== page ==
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The Dinosaurs and Prehistoric Animals of Vermont


Like other states in New England, Vermont is better known for its marine fossils than for any dinosaurs or prehistoric mammals, as listed below. (See an interactive map of dinosaurs and prehistoric animals in the United States.)

1. Delphinapterus

Vancouver Aquarium
The official state fossil of Vermont, Delphinapterus is the genus name of the still-extant Beluga Whale, also known as the White Whale. The specimen discovered in Vermont dates to about 11,000 years ago, towards the end of the last Ice Age, when much of the state was covered by a shallow body of water called the Champlain Sea. More about prehistoric whales

2. Maclurites

The Fossil Company
A common fossil find in Vermont, Maclurites was a genus of prehistoric snail, or gastropod, that lived during the Ordovian period (about 450 million years ago). This ancient invertebrate was named after William Maclure, famous for producing the very first geologic map of the United States way back in 1809.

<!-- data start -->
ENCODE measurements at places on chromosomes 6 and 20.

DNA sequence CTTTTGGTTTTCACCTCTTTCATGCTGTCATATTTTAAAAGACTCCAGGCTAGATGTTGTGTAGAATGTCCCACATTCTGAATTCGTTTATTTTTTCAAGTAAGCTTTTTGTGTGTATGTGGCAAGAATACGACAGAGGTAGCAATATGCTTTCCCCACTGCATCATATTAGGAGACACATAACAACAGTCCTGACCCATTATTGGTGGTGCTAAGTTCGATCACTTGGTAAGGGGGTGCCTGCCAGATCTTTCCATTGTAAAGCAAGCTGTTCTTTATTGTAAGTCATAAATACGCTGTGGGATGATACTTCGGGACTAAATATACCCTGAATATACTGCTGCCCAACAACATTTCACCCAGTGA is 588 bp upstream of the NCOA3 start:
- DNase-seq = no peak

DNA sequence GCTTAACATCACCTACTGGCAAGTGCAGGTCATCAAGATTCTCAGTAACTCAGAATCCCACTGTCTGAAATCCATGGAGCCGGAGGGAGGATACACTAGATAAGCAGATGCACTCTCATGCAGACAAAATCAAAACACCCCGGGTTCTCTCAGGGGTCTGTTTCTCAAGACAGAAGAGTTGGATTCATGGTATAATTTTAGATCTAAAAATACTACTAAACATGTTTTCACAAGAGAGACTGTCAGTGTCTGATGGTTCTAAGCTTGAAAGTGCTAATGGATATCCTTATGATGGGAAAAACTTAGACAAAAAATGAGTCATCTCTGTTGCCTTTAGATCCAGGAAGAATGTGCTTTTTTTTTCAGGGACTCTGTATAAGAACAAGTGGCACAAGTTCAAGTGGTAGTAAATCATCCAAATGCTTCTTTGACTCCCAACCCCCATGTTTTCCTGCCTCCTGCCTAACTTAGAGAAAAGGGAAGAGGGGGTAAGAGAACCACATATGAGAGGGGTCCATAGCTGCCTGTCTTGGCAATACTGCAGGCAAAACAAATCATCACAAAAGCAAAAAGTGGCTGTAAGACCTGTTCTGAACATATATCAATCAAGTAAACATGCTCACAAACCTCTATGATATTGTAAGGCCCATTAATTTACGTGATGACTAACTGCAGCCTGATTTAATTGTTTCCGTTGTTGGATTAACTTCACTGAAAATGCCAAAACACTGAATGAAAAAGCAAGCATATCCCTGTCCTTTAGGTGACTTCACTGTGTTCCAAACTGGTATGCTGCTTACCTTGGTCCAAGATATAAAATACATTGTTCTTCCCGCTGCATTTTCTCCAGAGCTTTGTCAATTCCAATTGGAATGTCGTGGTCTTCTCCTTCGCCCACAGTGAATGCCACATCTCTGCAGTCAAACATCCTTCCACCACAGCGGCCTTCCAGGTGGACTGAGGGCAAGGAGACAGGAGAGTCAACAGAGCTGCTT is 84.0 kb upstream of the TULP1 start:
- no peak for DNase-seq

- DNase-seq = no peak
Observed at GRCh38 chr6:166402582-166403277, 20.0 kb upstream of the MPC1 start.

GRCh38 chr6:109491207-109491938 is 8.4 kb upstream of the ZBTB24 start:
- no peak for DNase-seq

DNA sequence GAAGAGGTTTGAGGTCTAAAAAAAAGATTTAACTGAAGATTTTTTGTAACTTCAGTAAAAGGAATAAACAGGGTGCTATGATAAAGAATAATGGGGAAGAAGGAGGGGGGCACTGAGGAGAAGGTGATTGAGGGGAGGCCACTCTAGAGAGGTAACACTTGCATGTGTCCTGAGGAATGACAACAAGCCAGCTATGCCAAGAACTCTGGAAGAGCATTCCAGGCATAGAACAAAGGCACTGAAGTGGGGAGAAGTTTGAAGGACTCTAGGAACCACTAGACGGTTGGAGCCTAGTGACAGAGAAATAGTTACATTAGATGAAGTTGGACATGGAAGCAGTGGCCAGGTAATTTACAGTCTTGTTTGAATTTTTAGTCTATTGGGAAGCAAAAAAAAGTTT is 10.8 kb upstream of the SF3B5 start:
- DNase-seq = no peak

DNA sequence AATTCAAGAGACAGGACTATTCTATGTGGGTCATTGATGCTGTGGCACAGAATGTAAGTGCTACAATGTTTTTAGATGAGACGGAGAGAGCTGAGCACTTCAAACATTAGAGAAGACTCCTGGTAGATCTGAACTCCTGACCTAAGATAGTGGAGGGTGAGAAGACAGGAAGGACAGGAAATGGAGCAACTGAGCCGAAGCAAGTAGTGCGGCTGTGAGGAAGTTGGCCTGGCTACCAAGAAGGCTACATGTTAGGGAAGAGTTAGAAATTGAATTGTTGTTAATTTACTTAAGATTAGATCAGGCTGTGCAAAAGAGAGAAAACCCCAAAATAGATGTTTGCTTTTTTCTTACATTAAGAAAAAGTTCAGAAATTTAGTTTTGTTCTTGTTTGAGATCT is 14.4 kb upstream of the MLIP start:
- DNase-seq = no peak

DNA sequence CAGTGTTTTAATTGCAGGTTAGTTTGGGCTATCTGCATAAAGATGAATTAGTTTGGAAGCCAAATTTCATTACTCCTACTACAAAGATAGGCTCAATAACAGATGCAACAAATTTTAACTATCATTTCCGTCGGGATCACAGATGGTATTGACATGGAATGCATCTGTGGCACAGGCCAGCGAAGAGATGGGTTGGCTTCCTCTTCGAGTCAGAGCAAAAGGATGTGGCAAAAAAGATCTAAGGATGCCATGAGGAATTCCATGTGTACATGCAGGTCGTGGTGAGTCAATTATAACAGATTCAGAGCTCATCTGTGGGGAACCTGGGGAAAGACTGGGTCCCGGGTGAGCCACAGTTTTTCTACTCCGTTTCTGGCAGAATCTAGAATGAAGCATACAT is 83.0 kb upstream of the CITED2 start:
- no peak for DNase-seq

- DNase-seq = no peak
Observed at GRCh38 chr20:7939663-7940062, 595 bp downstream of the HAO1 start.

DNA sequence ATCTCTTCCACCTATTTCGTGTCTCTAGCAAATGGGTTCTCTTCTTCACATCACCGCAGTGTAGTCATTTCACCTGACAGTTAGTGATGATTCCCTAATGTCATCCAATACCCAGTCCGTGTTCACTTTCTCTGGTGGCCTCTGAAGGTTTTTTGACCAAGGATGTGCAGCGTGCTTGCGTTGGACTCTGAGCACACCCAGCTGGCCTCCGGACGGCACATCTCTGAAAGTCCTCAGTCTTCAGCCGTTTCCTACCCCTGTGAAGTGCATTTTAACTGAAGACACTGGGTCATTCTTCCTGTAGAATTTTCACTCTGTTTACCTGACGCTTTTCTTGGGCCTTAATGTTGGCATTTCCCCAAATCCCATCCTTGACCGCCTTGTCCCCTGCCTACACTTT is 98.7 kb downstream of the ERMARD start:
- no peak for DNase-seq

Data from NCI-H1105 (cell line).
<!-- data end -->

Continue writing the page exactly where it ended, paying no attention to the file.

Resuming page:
3. Marine Organisms

Wikimedia Commons
The northeastern U.S. is rich in sediments dating dating from about 500 to 300 million years ago, well before the age of dinosaurs, and Vermont is no exception. This state's fossil deposits mostly consist of ancient, tiny, sea-dwelling creatures like corals, trilobites and gastrpods, back when much of North America was submerged under water.
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